Andris’ daughter Margaret Souplis married Dirck Keyser Jr.’s son Peter Keyser(D649); their children: 1. Andrew Keyser of Gtown, a blacksmith, married Hannah; 2. Peter Keyser of Worcester Township, a tanner, married Susannah; 3. Jacob Keyser of Gtown, a mason; 4. Margaret Keyser Conrads married Cornelius Conrads, a weaver; and 5. Derick Keyser of Gtown, a cordwainer (all D542n. 65).
Peter Keyser, husband of Margaret Souplis, was a member of the first Mennonite church in Gtown – a log house built by 1708. A stone meetinghouse was erected about 1714 (P174-175).
ANDRIS SOUPLIS’ IMMIGRATION
A source that might mention Andris’ emigration to America is "Pierre Cresson, Picardy France to Staten Island New York …" by Elmer Garfield Van Name, typescript 1968 perhaps in the Historical Society of Pennsylvnia (HSP) (D12n. 28). Andris was admitted a burgher & denizen of NY [in September 1685] (P131,133).
Andris is listed among French immigrants who left New York in the early 1690s (D12n. 28; P134,136): Jacobus (James) Delaplaine and his brothers-in-law Eve Bellange and Casper Hoet (Hood) the latter one who emigrated from Helmershausen in Hesse, Germany; Gerrit Hendrix [Gerhard Hendricks] de Wees [and his wife Zytien]; Anthoni Loof; and Andris Souplis (D12n. 28).
Pennypacker states that Casper Hoedt (sic), a tailor in NY, married [in 1686] Elizabeth the daughter of Nicolas De La Plaine and Susanna Cresson who were French Huguenots. James De La Plaine, probably a son of Nicolas, came to Gtown from NY prior to 1692 and married Hannah Cook in a Quaker (Friends) ceremony. Susanna, a daughter of Nicolas De La Plaine, married Arnold Kassel in 1693 (P134,136; the notes of Walter Cresson are the source of this information; PP34). These are probably all names to associate with Andris Souplis.
Gerrit Hendricks de Wees and his wife [Zytien] were the parents of Lamber Gerrits who was apprenticed to Andris Souplis [as a weaver?] starting in October, 1692 (P296-297). See further here for a De Wees family genealogy (Sources DE) including the New Amsterdam, NY period: 1663-1690.
DENIZATION, NATURALIZATION & FREEMAN
Denization bestowed upon a foreigner the status of being a subject of the English monarch. Naturalization made an alien a natural-born subject and retroactively bestowed all the rights that a natural-born subject possessed from the time of birth. Freeman status effectively naturalized an alien, allowed him to elect and be elected, and was tied to property ownership (D481-482).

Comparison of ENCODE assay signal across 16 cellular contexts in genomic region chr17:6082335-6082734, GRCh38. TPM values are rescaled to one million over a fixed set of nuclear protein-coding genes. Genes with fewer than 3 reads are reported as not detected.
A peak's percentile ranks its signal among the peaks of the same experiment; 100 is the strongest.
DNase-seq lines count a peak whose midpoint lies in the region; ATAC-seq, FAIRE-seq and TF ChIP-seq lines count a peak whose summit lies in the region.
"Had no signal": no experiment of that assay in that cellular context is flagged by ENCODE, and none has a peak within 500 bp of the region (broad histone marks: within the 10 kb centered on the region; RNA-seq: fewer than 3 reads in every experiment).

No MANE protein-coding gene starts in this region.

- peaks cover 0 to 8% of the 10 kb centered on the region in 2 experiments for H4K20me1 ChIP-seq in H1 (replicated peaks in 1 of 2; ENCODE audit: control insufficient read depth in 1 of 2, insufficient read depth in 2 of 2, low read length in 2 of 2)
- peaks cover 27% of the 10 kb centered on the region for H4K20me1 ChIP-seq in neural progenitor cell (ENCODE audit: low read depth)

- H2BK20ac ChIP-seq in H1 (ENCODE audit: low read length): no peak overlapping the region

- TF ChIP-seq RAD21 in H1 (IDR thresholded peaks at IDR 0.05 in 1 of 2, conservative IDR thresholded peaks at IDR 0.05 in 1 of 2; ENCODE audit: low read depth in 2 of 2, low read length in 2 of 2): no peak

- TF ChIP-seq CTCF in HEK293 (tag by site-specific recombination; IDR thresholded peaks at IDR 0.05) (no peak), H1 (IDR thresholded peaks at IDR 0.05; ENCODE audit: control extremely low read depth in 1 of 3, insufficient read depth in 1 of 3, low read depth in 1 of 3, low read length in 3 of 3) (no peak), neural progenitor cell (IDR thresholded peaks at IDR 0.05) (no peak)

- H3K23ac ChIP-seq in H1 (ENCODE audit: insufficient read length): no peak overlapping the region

Andris Souplis was admitted a burgher and denizen of New York City in September 1685 (P133) [his document of denization: Pennsylvania Genealogical Society Magazine Vol. 18, No. 2, (1950) p.78]. Andris Souplis, Derick Keyser Jr, Derick Keyser 3rd, and most of the Gtown familiar names were naturalized and made freemen in May 1691 (D483-484). Owing to a change in British colonial policy, the Gtowners submitted a second naturalization petition in 1706. This included Andris’ son Barthelomeus Supply (sic) and the Dirck Keysers, but not Andris [who may have moved away from Gtown by this time] (D491).
THE DERIVATION OF LOT #18 IN GERMANTOWN
In 1682 Dirck Sipman, a merchant of Krefeld in the county of Meurs on the border of Germany, acquired 5,000 acres from William Penn (P2; D622). This deed was executed in London in March 1682 and Penn obliged Sypman (sic) to settle families in PA (D467). Sipman never emigrated to America (PP27). In 1683 Sipman sold 200 acres to Jan Simens, a linen weaver in Krefeld who with his wife and family were required to settle on the land and pay a yearly ground rent. This deed, signed in Rotterdam, is on D460. Siemens and his wife Merkje Williams Lukens (sister of Jan Lukens) were one of the original 13 families to sail to America on the “Concord” in 1683 and settle in Gtown (D535). [Andris was not.]
Simens died after he arrived in PA and the 200 acres in Gtown descended to his heirs: his wife Marieke Williamson Lucken, her new husband William Strepers (they married in 1685), and her son Peter Simens who took the surname Jansen or Johnson as was the custom among Mennonite families on the Lower Rhine. Peter was born in Krefeld, Germany in 1682 (D535). William’s brother Jan lived in Kaldkirchen, Germany (D612).
In [August 1686 (M v)] William and Marieke Strepers sold 50 acres in Gtown to Andris Souplis (Lot #18), subject to a yearly ground rent with the first payment due in March 1690. The deed was witnessed by Dirck Keyser. [Duffin 2008 p. 297 says the original deed survives in the Germantown Historical Society (GHS) Archives, but the librarian/archivist in 2018 could not find it there.] This sale was confirmed in October 1692 (D297). In 1696 Andris sold the same 50 acres to Christian Warmer subject to the aforesaid ground rent (D307,535).